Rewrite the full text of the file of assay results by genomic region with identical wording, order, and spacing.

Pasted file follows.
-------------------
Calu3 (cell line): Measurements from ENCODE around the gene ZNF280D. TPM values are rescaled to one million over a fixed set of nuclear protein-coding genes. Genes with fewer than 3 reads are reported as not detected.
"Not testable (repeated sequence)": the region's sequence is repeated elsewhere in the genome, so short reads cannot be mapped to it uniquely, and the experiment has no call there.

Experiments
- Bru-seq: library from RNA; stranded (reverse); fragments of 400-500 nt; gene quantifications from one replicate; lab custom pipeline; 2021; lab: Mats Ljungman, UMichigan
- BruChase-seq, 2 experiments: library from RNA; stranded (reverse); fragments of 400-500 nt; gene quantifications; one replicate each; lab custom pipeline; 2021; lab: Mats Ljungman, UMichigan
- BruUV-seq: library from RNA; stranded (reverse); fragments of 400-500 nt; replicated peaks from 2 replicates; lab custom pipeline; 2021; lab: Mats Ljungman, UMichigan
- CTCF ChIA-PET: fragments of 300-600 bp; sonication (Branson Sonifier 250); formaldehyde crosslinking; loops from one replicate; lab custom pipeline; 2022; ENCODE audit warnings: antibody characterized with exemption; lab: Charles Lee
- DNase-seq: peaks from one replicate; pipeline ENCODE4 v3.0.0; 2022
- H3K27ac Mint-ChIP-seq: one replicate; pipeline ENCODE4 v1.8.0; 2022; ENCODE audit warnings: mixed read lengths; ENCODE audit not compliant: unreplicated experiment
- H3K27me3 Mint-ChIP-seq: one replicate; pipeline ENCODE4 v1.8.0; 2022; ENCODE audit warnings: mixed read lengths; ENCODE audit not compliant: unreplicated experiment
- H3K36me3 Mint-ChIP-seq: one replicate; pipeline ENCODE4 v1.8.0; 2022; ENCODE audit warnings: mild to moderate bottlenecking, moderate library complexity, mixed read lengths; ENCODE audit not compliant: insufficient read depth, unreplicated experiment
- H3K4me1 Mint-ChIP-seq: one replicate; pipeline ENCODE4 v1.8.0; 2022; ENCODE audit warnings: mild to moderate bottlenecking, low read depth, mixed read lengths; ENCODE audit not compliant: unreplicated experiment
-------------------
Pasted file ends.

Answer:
Calu3 (cell line): Measurements from ENCODE around the gene ZNF280D. TPM values are rescaled to one million over a fixed set of nuclear protein-coding genes. Genes with fewer than 3 reads are reported as not detected.
"Not testable (repeated sequence)": the region's sequence is repeated elsewhere in the genome, so short reads cannot be mapped to it uniquely, and the experiment has no call there.

Experiments
- Bru-seq: library from RNA; stranded (reverse); fragments of 400-500 nt; gene quantifications from one replicate; lab custom pipeline; 2021; lab: Mats Ljungman, UMichigan
- BruChase-seq, 2 experiments: library from RNA; stranded (reverse); fragments of 400-500 nt; gene quantifications; one replicate each; lab custom pipeline; 2021; lab: Mats Ljungman, UMichigan
- BruUV-seq: library from RNA; stranded (reverse); fragments of 400-500 nt; replicated peaks from 2 replicates; lab custom pipeline; 2021; lab: Mats Ljungman, UMichigan
- CTCF ChIA-PET: fragments of 300-600 bp; sonication (Branson Sonifier 250); formaldehyde crosslinking; loops from one replicate; lab custom pipeline; 2022; ENCODE audit warnings: antibody characterized with exemption; lab: Charles Lee
- DNase-seq: peaks from one replicate; pipeline ENCODE4 v3.0.0; 2022
- H3K27ac Mint-ChIP-seq: one replicate; pipeline ENCODE4 v1.8.0; 2022; ENCODE audit warnings: mixed read lengths; ENCODE audit not compliant: unreplicated experiment
- H3K27me3 Mint-ChIP-seq: one replicate; pipeline ENCODE4 v1.8.0; 2022; ENCODE audit warnings: mixed read lengths; ENCODE audit not compliant: unreplicated experiment
- H3K36me3 Mint-ChIP-seq: one replicate; pipeline ENCODE4 v1.8.0; 2022; ENCODE audit warnings: mild to moderate bottlenecking, moderate library complexity, mixed read lengths; ENCODE audit not compliant: insufficient read depth, unreplicated experiment
- H3K4me1 Mint-ChIP-seq: one replicate; pipeline ENCODE4 v1.8.0; 2022; ENCODE audit warnings: mild to moderate bottlenecking, low read depth, mixed read lengths; ENCODE audit not compliant: unreplicated experiment